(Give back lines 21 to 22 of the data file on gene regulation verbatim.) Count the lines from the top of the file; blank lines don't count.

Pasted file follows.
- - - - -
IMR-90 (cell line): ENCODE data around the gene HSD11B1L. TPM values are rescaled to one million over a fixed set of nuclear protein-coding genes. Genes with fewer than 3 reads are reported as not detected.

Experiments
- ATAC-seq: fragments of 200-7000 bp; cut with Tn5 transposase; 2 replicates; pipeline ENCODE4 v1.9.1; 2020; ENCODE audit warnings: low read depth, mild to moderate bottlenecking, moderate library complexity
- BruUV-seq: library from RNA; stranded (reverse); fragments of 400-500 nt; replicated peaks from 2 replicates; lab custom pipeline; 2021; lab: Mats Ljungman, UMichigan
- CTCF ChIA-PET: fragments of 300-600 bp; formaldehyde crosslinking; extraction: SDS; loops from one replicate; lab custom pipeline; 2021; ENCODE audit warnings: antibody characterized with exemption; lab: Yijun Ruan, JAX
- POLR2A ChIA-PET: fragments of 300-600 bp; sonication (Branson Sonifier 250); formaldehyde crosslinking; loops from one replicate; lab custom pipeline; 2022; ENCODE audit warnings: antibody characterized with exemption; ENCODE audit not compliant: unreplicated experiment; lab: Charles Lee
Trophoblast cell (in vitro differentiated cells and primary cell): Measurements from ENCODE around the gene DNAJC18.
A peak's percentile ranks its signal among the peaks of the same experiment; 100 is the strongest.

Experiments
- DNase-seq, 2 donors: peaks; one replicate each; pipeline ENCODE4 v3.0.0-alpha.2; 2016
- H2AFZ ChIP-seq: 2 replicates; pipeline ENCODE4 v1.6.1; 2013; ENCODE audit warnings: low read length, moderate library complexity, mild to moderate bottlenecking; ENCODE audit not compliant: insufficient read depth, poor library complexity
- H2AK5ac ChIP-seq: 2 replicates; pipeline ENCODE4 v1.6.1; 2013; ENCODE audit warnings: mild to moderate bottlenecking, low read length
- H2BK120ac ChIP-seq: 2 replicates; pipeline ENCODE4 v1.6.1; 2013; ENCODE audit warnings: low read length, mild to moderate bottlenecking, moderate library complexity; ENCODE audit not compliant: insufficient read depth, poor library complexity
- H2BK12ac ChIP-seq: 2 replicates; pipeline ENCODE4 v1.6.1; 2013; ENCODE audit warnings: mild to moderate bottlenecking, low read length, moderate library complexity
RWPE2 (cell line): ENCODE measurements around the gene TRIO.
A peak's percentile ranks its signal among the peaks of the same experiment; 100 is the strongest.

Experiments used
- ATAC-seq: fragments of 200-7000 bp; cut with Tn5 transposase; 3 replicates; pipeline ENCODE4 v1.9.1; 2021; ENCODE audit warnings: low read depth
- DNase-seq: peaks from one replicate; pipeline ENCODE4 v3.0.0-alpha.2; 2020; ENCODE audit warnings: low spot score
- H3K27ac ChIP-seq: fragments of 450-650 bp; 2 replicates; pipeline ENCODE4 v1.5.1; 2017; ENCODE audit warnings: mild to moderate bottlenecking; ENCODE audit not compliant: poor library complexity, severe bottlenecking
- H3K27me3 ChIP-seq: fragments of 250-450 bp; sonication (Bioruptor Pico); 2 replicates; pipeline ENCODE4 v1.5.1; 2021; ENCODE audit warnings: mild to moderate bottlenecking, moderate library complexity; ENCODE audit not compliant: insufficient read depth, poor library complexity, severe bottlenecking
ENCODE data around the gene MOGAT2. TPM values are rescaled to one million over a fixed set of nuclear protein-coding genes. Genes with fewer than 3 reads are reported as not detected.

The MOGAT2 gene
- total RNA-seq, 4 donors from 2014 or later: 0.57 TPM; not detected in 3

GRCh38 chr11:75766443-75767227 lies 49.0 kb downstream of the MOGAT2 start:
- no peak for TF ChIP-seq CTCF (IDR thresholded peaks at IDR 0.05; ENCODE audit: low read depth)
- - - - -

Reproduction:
- H3K27me3 ChIP-seq: fragments of 250-450 bp; sonication (Bioruptor Pico); 2 replicates; pipeline ENCODE4 v1.5.1; 2021; ENCODE audit warnings: mild to moderate bottlenecking, moderate library complexity; ENCODE audit not compliant: insufficient read depth, poor library complexity, severe bottlenecking
ENCODE data around the gene MOGAT2. TPM values are rescaled to one million over a fixed set of nuclear protein-coding genes. Genes with fewer than 3 reads are reported as not detected.